Wednesday, 30 November 2011

Leadership - The 7 Qualities you Need

Effective Leadership is not about making speeches or being liked;
Leadership is defined by results not attributes
(Peter Draper)

The following information has been extracted from an article produced by Business Link which I felt was well worth sharing.

A Great Leader .....

1. Has strong Awareness of what's going on, and uses good Judgement to determine what's important;

2. makes quick but considered Decisions that balance facts, instinct and the opinions of others;

3. defines a clear Vision for the business, and focuses the attention of everyone on it;

4. ensures the vision connects with business Strategy and Operations;

5. pursues, encourages and supports Innovation and positive change;

6. shows People why they are important to realising the company vision, enables people to achieve goals in providing support, training and freedom, and establishes trust;

7. pays attention to Improving oneself as a leader.

This article will give more depth to Quality 1, and during the coming months, we shall look into the other qualities.

Quality 1 - A great leader has strong Awareness of what's going on, and uses good Judgement to determine what's important.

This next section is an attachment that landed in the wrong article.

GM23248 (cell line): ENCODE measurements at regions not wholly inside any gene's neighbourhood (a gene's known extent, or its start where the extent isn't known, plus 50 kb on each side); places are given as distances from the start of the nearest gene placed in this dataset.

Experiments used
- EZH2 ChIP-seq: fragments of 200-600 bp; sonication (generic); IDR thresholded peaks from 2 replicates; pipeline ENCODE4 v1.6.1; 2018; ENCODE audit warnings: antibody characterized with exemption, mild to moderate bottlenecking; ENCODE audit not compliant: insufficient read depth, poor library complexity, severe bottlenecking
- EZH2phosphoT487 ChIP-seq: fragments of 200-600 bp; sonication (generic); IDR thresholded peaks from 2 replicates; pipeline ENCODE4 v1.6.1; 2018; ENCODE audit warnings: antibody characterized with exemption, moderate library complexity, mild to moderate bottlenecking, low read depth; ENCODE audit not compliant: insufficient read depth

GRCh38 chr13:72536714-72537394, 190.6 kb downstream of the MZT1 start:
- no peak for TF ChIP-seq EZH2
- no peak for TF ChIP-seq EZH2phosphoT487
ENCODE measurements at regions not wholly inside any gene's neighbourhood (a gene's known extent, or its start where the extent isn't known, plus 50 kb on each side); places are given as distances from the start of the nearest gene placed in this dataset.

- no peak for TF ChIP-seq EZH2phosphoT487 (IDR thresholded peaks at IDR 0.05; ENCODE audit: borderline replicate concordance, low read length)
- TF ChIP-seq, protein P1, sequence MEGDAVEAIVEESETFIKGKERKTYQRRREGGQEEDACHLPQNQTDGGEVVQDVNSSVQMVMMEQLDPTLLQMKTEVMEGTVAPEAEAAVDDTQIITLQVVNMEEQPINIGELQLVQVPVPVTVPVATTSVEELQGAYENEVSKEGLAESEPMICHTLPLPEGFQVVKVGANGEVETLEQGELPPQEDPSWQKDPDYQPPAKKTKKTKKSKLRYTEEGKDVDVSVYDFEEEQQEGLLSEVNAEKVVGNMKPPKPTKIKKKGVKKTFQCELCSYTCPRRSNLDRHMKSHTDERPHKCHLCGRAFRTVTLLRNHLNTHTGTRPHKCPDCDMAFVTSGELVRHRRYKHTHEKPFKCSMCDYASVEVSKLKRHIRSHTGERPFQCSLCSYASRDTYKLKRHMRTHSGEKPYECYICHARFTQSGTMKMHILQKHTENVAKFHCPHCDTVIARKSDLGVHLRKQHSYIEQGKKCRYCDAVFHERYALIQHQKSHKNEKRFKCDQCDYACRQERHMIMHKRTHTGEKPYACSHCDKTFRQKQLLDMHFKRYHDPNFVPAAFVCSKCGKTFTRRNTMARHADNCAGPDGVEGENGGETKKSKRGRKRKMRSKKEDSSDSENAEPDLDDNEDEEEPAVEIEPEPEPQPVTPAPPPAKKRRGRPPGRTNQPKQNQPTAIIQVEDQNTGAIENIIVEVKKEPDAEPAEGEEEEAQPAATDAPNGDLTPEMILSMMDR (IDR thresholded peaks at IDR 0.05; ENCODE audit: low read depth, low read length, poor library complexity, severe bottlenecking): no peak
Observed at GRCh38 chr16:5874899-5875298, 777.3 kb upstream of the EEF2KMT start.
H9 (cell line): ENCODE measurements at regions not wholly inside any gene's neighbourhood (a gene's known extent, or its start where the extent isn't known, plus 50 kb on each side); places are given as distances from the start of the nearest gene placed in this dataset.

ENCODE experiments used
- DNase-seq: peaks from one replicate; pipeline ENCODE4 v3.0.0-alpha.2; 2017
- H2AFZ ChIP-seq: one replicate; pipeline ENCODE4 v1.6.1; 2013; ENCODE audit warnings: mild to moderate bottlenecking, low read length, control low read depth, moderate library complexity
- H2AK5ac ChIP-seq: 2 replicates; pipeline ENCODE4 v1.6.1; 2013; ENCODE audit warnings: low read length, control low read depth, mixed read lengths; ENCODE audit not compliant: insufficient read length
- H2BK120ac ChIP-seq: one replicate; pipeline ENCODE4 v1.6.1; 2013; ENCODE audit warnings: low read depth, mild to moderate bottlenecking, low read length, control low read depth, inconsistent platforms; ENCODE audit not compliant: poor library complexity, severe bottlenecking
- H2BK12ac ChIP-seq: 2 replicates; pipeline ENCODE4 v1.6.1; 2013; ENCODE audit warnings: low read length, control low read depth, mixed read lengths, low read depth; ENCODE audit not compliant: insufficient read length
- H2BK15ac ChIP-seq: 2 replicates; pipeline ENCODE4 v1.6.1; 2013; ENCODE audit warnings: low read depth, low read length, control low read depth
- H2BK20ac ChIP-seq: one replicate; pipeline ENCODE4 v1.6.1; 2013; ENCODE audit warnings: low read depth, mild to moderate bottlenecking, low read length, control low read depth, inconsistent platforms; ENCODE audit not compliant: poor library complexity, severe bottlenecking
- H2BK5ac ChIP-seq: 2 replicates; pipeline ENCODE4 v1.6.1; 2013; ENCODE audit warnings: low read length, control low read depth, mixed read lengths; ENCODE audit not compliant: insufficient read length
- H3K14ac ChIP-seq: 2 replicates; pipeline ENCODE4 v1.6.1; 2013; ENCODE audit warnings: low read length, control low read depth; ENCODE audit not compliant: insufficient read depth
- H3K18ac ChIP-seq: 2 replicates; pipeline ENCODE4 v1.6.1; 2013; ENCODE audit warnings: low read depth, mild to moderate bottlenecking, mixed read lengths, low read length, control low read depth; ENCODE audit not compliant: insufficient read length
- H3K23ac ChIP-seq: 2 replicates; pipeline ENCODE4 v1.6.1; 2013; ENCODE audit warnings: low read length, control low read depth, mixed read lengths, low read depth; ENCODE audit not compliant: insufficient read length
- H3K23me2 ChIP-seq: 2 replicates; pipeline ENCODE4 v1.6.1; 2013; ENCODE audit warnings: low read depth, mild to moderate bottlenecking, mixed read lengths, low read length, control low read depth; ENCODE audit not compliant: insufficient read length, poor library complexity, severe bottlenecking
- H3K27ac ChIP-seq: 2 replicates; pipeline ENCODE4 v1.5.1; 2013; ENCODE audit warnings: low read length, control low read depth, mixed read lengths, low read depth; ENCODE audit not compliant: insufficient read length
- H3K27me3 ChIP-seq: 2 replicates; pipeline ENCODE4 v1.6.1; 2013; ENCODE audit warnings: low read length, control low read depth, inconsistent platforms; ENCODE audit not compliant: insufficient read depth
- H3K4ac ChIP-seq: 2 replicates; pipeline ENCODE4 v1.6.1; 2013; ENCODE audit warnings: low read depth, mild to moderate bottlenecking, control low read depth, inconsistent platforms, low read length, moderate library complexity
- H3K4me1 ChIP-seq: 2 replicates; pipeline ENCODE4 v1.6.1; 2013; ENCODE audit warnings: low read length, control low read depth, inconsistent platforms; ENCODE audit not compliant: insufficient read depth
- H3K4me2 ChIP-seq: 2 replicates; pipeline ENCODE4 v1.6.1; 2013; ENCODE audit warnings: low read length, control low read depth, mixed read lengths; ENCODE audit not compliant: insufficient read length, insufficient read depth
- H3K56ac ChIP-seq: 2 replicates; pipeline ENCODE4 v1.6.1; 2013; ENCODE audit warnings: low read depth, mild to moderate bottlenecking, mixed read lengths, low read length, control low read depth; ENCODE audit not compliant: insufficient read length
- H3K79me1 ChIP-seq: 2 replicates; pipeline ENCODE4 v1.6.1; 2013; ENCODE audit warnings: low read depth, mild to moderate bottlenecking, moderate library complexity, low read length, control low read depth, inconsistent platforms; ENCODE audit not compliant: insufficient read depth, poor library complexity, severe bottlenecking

Leaders make better decisions and define clearer visions if they have knowledge or perception of the pertinent situations or facts in a business context.

Situational awareness involves accessing knowledge on what's happening inside and outside of the organisation; from what's happening on the ground, to the opportunities and challenges that exist for management; and moreover, to the external opportunities and threats that are present in the marketplace such as economic conditions.

Leaders may not have time to study all these things and so must capitalise on strong and open lines of communication to inform them.

The task of improving awareness should be seen as an opportunity, not a chore. Being self-aware and accepting that you do not know everything is a vital admission for leaders to accept.

Good judgement is often said to be instinctive. Sometimes this is true but great leaders are likely to admit that over and above instinct, good judgement is a product of strong awareness, information and knowledge.

Importantly, this means that anyone - not just so-called natural leaders - can learn to improve their judgement and become a better leader. When it comes to decision-making or defining your vision, let your awareness inform your judgement.